Korean Empire (the Daehan Empire) was deprived of its diplomatic rights in 1905 when it forcibly signed the so-called “Eulsa Treaty” with Japan, followed by the complete loss of its sovereignty in 1910. The Japanese colonial era lasted until 1945.
The March 1st Movement of 1919, inspired by the “self-determination” speech in 1918, was a nationwide anti-colonial independence movement. A group of 33 national representatives gathered at the Taehwagwan restaurant downtown Seoul on the morning of March 1st, distributed 100 copies of the declaration of independence to the public and read it out loud before crying out “Long live the independent Korea” in one voice. At that moment, some 5,000 citizens and students gathered at Pagoda Park at the center of Seoul and staged a non-violent, peaceful protest calling for selfㆍdetermined independence of Korea.
A copy of the declaration of independence recited by the 33 national
representatives on March 1st, 1919
The March 1st Movement brought to light the need for a linchpin around which the independence campaign could be mounted in a more organized way. Thus, the Provisional Government of the Republic of Korea (KPG) was launched in September 1919 by a consortium of key independence movement groups, including the Provisional Government in Shanghai, the Hansung (Seoul) Provisional Government, and the Korean National Assembly of the Russian Maritime Province. The Provisional Government adopted the presidential system and Syng-man Rhee assumed the first presidency.
It also set up Provisional Assembly, a legislative body as well as a judiciary body, launching the first democratic republic government with the three branches in Korean history. Since then, the KPG persistently undertook independence campaigns until the very day Korea restored national independence. It also formed a secret administrative body to support organized independence movement and issued its own newspaper “The Independent” to encourage Korean public to keep on fighting for national independence.
The Provisional Government-issued citizen ID card of Ahn Jaeㆍchang, a US-based benefactor of national independence movement (1924)
The anti-Japan independence campaigns, staged mainly in China, led to military activities including assistance to Heroic Corps and a number of different forces fighting for independence, and the foundation of the Korean Liberation Army. The most prominent figures who engaged in Heroic Corps’ activities include Lee Bong-chang and Yun Bong-gil. While Lee Bong-chang’s attempt in January 1932 to assassinate the emperor of Japan failed, but later that year in April, Yun Bong-gil successfully sent to Hades 20 senior military officers of the Japanese Imperial Army and key government officials at a ceremony held in Shanghai. These incidents triggered brutal retaliation by Japanese Empire and the Provisional Government was forced into exile, leaving Shanghai and wandering all around China from Hangzhou, Nanjing, Changsha, Guangzhou and Chijiang before eventually taking root in Chongqing. Amid the continued battle against Imperial Japan, the independence came upon them in August 1945, and key officials of the KPG set foot on Korean soil in November in their private apacity. The political turmoil and upheaval in the early days kept the KPG cabinet members and the policies they formulated from gaining a firm foothold in a newly established government Seoul, its liberal ideas and the principle of three equalities in particular survived and was enshrined in the 1948 Constitution of the Republic of Korea, laying the foundation of the country as we know it today.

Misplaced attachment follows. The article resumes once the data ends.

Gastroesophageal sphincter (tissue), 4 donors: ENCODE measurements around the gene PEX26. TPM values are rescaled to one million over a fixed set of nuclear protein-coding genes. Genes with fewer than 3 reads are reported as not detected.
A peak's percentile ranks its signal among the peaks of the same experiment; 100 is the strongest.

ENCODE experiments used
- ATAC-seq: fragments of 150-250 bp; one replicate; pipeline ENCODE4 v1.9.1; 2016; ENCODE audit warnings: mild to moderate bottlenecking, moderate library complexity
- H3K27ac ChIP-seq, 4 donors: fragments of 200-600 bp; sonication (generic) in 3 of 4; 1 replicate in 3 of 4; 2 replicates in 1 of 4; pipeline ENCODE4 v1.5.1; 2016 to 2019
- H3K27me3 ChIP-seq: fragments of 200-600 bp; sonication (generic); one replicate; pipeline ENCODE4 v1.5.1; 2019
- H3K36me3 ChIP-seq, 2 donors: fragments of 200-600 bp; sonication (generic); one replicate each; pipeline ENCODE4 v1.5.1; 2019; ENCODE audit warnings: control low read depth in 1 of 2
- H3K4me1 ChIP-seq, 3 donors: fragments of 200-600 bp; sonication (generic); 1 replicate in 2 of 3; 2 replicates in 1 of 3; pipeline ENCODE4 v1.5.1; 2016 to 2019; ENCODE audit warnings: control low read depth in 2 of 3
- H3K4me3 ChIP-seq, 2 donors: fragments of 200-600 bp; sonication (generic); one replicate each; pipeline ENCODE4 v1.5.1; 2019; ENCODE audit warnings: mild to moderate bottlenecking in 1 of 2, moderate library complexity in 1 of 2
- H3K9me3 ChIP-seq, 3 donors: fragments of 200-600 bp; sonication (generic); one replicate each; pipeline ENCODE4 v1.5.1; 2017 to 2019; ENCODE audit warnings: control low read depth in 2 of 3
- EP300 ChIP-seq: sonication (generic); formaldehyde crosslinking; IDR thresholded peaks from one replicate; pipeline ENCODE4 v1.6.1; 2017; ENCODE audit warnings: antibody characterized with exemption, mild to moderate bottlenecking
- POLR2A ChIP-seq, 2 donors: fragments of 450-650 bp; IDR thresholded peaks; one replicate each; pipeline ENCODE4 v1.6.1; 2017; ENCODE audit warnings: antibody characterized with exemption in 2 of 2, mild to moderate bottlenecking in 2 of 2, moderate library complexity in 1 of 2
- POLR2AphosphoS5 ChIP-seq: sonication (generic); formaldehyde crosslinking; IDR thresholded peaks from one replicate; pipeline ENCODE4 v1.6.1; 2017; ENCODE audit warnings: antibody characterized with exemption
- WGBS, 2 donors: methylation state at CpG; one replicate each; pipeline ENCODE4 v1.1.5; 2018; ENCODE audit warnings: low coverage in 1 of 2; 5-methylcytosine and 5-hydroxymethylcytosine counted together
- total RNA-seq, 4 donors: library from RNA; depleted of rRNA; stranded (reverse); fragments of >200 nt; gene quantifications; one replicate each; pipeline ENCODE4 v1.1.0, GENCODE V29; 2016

An exhibition of modern and contemporary history often gives an impression of seriousness and graveness. A renovated, newly open Interactive Gallery, however, simply beats the expectations, presenting the modern history of Korea in such a way that help the audience understand and relate to the past while keeping them mused and intrigued. Also, it is carefully organized so that the audience can have a broader understanding of the contemporary history by sharing the experience and memory of the generations that came before and appreciate the difference between generations.
The modern and contemporary history as we see it today is a vast collection of the experiences of all walks of life. While it certainly matters to convey the history in a balanced, disinterested manner, a history museum can and should present the different layers of history by shedding light on those varying life stories. Thus, the National Museum of Korean Contemporary History has set up the Interactive Gallery in a way that the audience can immerse themselves into the different lives led by different individuals of the past.